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Japan’s Yen Bounces Briefly After Politician Haruhiko Kuroda’s Comment

The yen gained a brief respite after hitting new two-decade lows on comments from Japanese politicians on Monday, even as the festivities confined the US dollar to tight ranges against most other currencies.

The yen fell to a two-decade low of 126.795 in early Asian trading, before both Bank of Japan Governor Haruhiko Kuroda and Finance Minister Shunichi Suzuki expressed concern and caused it to bounce as low as 126, 25. But the rally was short lived and was soon back around 126.57.

With the Easter holidays in Australia, Hong Kong and other parts of Asia weakening trade in other currencies, the dollar remained strong and supported by an aggressive Federal Reserve, while the euro was hampered by a lack of clarity on when they would rise. rates in the euro zone. .

At Monday’s low, the yen was nearly 10% weaker than it was in early March. It fell almost 2% against the dollar last week, marking a sixth straight week of losses.

Win Thin, director of currency strategy at BBH Global Currency Strategy, said the dollar appeared to have no significant points on the chart to stop a possible further rally against the yen to a 2002 high near 135.15.

“We see a low risk of FX intervention. Until the BOJ changes its ultra-dovish stance, the monetary policy divergence suggests continued yen weakness and intervention would likely have little lasting impact,” Thin wrote.

Japanese lawmakers have raised concerns about the yen’s decline, particularly after it fell to the weaker side of 125 per dollar on April 11.

While the Bank of Japan is expected to acknowledge mounting inflationary pressures at the upcoming monetary policy review on April 27-28 and do no more, analysts say the yen’s weakness is increasing pressure on Kuroda to amend its policy soon. yield curve control policy and zero rates.

Kuroda made it clear on Monday that while a weak yen could hurt corporate profits, it was premature to discuss any way out of such easy policy.

Japanese Prime Minister Fumio Kishida said on Friday that the central bank’s monetary policy is aimed at achieving its 2% inflation target, not manipulating exchange rates.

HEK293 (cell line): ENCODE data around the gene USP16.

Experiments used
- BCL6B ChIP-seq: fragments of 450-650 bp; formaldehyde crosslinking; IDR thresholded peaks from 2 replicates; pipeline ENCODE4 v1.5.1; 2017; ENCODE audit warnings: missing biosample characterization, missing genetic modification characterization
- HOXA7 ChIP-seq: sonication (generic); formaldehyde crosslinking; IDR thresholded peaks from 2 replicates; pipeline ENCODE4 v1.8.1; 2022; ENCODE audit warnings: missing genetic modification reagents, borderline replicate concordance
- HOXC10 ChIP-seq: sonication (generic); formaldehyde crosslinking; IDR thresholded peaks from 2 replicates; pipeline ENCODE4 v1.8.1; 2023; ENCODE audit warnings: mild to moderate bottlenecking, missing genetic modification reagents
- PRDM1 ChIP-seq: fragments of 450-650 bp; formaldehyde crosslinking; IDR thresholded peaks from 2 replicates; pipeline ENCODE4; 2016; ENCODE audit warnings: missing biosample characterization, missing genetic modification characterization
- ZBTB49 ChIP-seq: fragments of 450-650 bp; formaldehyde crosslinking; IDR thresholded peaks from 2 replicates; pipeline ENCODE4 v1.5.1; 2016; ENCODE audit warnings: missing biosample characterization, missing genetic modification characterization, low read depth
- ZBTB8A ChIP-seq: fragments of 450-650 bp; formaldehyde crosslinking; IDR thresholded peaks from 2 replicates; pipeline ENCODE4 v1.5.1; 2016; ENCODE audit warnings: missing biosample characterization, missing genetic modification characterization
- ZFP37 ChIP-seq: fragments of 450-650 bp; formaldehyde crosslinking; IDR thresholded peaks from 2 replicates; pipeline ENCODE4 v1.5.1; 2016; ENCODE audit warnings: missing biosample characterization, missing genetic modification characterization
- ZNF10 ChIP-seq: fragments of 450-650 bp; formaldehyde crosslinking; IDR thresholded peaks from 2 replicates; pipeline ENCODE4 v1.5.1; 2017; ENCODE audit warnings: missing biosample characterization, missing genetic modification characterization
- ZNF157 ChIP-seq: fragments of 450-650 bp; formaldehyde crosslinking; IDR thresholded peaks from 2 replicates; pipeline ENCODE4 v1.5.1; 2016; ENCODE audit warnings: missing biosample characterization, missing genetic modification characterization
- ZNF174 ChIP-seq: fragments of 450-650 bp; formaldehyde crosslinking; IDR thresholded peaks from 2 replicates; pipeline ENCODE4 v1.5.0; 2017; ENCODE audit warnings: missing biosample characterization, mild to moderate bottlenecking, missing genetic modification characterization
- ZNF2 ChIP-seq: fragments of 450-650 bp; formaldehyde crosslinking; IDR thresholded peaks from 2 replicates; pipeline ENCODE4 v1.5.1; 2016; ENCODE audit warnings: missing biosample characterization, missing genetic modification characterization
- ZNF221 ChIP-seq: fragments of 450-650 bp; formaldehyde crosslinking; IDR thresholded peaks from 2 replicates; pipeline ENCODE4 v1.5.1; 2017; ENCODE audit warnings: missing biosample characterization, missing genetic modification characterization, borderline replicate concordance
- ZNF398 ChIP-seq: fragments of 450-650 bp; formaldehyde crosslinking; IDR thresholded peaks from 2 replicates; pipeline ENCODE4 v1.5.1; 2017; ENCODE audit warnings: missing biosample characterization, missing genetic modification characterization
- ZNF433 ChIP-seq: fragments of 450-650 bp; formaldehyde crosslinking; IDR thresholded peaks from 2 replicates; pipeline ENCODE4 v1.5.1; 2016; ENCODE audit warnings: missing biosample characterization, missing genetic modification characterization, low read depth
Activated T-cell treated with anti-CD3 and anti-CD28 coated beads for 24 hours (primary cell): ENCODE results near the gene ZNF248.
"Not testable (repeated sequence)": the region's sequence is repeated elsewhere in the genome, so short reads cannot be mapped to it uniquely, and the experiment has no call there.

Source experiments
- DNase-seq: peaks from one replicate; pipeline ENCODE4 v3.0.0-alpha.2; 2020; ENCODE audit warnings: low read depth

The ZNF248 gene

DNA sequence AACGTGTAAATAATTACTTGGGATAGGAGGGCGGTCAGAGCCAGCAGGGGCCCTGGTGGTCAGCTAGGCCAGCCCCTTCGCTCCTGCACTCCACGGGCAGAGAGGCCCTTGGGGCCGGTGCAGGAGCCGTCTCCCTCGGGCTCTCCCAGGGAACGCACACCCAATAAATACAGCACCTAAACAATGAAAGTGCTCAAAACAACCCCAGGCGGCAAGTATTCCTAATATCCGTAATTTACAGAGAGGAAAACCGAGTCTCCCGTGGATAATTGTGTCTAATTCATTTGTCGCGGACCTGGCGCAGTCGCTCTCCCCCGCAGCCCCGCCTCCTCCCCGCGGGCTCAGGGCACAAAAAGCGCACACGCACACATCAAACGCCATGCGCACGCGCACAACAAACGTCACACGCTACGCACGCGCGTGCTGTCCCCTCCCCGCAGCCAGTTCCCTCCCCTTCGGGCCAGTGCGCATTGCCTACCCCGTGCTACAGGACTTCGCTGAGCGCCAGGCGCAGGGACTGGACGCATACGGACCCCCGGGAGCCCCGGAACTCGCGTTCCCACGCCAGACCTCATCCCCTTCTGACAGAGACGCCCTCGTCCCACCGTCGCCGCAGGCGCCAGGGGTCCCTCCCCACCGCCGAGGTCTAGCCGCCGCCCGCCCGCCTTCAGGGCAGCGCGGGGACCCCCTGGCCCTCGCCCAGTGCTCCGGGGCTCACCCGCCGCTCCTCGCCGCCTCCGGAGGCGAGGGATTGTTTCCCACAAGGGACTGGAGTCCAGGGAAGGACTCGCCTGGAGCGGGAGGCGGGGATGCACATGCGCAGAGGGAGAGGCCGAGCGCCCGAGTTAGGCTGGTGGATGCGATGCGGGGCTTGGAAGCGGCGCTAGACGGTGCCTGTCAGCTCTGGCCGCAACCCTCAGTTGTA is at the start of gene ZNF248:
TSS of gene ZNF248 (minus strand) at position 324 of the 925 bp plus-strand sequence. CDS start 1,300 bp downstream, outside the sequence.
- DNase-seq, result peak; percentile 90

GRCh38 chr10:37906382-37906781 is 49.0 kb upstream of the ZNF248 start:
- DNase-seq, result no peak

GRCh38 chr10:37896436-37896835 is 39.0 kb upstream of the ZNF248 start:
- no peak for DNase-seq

Finance Minister Suzuki has spoken several times in recent weeks, warning that a weak yen is “bad” for Japan’s economy if rising raw material costs cannot be passed through to the prices of goods sold.

JPMorgan Securities analysts Benjamin Shatil and Sosuke Nakamura said the use of the word “bad” marked a change in tone.

“We have long argued that the BOJ may need to blink if yen weakness is enough to cause political repercussions,” they wrote on Friday.

“The risk of running short yen will be any capitulation in Kuroda’s so far positive assessment of yen weakness.”

Meanwhile, global supply concerns pushed oil prices higher on Monday. [O/R]adding to the headwinds for Japan’s energy-importing economy.


The dollar hovered near a two-year high against the euro, supported by incessant hawkish comments from Fed officials.

The euro was stable around $1.08, just below last week’s low of $1.0758, a level not seen since April 2020.

Last month, the Fed delivered the first of what is expected to be a series of interest rate hikes this year and next to bring down 40-year high inflation. New York Fed President John Williams said Thursday that a half-point rate hike next month was “a very reasonable option,” while Cleveland Federal Reserve Bank President Loretta Mester , noted that rates should rise quickly.

Last week, the European Central Bank confirmed plans to end its signature stimulus program in the third quarter, but stressed that there was no clear timetable for when the ECB would start raising rates, and that policy is flexible and can change quickly.

Meanwhile, the Australian dollar hovered around its lowest level in a month at $0.7383.

The bitcoin cryptocurrency continued to straddle the $40,000 mark, last changing hands at $39,748.

(Only the headline and image in this report may have been modified by Business Standard staff; all other content is auto-generated from a syndicated source.)

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